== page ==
The same thing is happening to drivers, with local governments considering colluding to introduce strike-breakers in order to stop industrial action to negotiate small wage rises in another ill-paid industry.

Why is it always those who can least afford it who must bear the brunt of our ill-run economy, whilst the CEOs and head-kickers get huge wages for simply being mean and greedy?

Please send this cartoon to Julia and Wayne and your local politicians and ask them, "Why don't you just cut the land costs?"

Comments

Developers have had excessive influential buying-power within our State governments.
Both our Federal government and State governments are up-sizing Australia's population to a "big" one. We need, apparently, to keep up to the massive population sizes of Asia - for competitive wages, and defence.

This means denying all the science, and the technological evidence, that our natural resources can't keep up with human demands.

Governments need to keep up the facade that we must adjust to our population "boom" despite the fact that our population growth rate is not actually determined by our reproductive levels, or family sizes, but largely through government immigration policies.

Whether we want a "Big Australia" or not, and despite the fact that most people are being disadvantaged and overwhelmingly worse off, those with political and economic powers have the greater influence.

Big buildings, big projects, big debts and big donations is what our State governments are running on now. We are being run for the sake of the economy, rather than the contrary.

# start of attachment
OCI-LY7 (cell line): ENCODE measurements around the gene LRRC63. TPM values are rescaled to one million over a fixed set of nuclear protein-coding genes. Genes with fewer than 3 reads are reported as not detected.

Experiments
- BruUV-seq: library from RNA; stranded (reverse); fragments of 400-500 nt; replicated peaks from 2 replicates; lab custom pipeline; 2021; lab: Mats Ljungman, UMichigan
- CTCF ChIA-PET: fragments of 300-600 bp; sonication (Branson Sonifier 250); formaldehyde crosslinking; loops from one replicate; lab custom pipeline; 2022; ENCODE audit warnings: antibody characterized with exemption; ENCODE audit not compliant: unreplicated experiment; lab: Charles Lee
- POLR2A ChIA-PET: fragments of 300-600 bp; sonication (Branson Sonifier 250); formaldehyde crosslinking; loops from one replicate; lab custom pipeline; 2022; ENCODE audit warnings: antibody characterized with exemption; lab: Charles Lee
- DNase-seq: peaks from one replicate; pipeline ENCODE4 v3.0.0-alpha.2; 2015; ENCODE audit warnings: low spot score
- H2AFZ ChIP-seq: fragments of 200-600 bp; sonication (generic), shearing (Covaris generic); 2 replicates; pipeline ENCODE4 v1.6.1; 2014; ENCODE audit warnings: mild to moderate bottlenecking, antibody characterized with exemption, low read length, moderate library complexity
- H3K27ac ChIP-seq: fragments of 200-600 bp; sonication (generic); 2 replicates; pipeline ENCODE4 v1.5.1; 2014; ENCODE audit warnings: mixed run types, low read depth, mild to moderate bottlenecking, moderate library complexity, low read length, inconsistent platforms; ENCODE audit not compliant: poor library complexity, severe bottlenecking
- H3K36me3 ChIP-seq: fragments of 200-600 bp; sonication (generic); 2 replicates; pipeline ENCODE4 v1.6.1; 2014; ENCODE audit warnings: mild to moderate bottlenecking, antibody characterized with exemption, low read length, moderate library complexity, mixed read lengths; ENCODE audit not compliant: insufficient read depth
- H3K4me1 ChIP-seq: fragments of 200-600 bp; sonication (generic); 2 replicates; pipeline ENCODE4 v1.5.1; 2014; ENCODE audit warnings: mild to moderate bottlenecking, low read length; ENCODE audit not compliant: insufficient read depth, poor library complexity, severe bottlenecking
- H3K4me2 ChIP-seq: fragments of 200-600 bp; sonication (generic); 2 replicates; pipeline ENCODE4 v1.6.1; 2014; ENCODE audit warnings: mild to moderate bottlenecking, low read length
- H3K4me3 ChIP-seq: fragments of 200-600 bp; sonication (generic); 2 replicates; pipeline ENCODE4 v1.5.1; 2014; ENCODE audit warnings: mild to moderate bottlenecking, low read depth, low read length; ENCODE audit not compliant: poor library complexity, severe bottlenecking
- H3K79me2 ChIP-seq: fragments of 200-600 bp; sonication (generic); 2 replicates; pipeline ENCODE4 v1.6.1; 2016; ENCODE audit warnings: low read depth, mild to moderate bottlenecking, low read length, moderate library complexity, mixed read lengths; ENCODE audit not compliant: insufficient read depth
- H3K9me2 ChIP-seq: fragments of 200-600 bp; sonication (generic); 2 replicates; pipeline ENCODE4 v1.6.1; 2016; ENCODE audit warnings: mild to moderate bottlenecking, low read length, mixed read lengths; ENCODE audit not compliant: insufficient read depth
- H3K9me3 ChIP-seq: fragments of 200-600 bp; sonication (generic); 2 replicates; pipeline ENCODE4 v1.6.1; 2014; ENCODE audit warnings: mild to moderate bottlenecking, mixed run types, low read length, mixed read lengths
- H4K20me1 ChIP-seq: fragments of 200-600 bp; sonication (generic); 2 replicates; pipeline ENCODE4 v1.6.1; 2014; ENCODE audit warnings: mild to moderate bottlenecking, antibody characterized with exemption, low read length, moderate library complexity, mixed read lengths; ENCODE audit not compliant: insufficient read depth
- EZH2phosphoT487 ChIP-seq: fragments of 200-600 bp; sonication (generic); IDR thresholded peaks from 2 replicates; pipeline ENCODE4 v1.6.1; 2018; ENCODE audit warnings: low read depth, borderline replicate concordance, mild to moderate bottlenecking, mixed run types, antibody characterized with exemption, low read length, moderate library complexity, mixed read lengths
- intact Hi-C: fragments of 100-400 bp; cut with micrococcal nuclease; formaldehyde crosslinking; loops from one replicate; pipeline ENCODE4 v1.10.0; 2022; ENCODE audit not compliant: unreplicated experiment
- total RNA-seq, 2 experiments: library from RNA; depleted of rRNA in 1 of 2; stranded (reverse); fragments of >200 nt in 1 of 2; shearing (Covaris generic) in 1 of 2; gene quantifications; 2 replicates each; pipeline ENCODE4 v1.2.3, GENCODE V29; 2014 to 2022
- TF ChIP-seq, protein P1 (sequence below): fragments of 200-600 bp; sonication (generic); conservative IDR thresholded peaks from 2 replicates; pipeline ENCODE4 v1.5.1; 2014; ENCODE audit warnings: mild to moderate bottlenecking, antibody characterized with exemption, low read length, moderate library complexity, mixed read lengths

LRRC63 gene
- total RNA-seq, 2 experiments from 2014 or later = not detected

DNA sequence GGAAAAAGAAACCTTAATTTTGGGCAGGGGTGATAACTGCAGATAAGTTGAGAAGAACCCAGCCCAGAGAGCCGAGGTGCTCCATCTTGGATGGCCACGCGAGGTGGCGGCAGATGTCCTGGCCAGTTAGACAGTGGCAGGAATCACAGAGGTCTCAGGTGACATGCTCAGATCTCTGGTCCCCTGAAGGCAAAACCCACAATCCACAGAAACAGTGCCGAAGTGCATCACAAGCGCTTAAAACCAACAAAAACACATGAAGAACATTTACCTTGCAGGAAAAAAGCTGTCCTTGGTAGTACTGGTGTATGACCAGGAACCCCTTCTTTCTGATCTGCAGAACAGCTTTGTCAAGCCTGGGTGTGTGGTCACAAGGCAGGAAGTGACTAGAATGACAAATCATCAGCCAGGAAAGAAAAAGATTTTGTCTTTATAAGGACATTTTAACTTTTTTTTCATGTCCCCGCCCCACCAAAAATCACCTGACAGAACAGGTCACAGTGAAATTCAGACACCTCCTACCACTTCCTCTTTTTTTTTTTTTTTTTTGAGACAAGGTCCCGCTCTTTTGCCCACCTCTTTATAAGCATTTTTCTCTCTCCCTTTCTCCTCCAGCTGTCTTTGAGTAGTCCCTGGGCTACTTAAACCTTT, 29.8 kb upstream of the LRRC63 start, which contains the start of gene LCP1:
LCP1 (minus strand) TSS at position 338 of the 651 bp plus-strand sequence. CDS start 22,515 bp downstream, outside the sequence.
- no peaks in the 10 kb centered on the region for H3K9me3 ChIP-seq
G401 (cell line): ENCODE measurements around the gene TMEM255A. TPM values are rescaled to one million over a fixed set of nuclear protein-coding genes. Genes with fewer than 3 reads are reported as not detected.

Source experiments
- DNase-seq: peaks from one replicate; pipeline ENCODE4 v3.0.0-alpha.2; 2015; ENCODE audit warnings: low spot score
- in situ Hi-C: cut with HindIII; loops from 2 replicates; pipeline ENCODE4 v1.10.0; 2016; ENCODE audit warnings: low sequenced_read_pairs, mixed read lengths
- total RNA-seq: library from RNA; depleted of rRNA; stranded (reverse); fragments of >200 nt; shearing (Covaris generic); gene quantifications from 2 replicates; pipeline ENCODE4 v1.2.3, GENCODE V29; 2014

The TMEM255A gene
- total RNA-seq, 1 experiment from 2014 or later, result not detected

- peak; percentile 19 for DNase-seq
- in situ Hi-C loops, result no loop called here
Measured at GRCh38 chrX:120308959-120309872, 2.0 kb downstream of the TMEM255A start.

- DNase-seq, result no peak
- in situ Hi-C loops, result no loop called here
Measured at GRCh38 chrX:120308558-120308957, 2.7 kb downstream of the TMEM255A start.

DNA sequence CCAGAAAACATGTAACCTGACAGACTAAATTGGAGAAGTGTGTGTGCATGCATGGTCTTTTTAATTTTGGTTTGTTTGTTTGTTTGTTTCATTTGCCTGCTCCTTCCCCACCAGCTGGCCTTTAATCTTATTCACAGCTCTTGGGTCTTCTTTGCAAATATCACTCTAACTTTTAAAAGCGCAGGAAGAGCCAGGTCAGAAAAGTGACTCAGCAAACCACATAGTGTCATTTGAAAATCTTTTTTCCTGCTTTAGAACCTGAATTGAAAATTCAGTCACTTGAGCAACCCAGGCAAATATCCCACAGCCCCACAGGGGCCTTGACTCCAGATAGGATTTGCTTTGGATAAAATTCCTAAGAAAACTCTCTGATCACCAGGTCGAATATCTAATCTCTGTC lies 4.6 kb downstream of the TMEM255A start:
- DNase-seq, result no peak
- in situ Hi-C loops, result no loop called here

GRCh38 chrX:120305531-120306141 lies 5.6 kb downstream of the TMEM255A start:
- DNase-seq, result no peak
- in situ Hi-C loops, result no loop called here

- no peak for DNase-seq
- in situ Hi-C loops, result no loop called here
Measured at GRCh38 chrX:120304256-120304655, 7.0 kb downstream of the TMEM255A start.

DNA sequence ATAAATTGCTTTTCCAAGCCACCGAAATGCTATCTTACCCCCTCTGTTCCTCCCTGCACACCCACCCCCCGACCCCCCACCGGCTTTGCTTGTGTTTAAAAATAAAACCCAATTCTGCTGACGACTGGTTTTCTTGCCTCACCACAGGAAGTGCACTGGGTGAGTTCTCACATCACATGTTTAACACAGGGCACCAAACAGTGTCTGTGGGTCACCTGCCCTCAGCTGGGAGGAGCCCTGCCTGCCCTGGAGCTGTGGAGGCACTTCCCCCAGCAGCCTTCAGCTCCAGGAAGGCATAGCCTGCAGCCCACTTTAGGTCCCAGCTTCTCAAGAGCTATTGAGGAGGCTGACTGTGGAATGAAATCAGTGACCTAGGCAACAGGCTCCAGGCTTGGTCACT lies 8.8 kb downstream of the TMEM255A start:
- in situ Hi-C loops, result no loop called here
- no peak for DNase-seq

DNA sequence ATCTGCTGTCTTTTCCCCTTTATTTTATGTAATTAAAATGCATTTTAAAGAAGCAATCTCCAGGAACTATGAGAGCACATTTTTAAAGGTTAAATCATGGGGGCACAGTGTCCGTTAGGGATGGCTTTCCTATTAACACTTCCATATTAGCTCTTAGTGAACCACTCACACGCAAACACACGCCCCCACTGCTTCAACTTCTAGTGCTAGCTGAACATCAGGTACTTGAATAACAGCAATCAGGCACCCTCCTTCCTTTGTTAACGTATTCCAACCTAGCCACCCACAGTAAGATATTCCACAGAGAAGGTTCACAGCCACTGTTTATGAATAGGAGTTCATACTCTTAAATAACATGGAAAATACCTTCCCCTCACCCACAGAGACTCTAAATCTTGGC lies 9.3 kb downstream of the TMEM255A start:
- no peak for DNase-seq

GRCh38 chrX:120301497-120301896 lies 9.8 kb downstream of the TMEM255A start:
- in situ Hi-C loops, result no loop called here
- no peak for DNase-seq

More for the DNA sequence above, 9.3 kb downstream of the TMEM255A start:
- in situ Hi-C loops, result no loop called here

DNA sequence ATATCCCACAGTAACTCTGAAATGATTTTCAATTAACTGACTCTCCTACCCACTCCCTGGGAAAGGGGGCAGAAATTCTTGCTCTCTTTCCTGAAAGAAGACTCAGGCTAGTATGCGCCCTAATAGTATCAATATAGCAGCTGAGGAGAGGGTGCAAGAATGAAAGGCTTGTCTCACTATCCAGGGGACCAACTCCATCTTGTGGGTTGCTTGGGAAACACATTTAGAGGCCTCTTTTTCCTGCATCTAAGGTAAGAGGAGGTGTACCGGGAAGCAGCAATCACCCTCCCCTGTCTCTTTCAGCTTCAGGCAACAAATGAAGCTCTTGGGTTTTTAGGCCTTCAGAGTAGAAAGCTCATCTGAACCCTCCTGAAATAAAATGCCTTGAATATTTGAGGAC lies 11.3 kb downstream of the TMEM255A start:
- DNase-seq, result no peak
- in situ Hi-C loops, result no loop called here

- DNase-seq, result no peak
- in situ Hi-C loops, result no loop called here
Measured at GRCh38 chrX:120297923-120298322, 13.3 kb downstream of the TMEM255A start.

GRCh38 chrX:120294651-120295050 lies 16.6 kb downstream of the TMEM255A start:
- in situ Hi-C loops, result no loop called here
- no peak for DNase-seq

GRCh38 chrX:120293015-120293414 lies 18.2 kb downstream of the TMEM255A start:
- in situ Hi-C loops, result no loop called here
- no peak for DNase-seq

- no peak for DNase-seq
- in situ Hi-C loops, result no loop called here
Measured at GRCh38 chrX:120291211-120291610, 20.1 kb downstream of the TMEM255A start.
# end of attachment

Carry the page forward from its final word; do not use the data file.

This addictive cycle must be broken, and government policies need to be returned to the people, the voters. Future generations will be handed a massively over-populated Australia, with debt and tremendous challenges - due to poor leadership and greed in these current times.

Land is an asset that should be considered to be the property of a nation. Henry George had some great ideas in this regard, but they are the opposite to what you propose. In essence we would introduce a better system of land value taxation based on the services society provides to a particular parcel of land (ie proximity to road & rail, water, power, population etc). People shouldn't be taxed for the improvements they put on land. People also should not be taxed on their income (land value taxation replaces income tax).

In this way, businesses are inspired to make the best possible use of the land they have available. Land speculation is eliminated or greatly reduced (being taxed on vacant land means you aren't going to hold that land in the hope of price rises). No income tax means people are more inclined to work harder, and they have more money at the end of the day.

Obviously this doesn't solve the population growth problem, which is one of the root causes of our troubles, but reducing property prices and rents certainly wont eliminate that problem either.

As for land costs to businesses exceeding wage costs as a factor in productivity, it doesn't seem very well considered. The productivity and profitability of any manufacturing operation will be related to individual unit throughput and the costs going into those units. Rent represents one component of the costs, but it can be reduced per unit by increasing the number of units produced. Wages on the other hand are tied to production, as you need more labour to increase the number of units produced.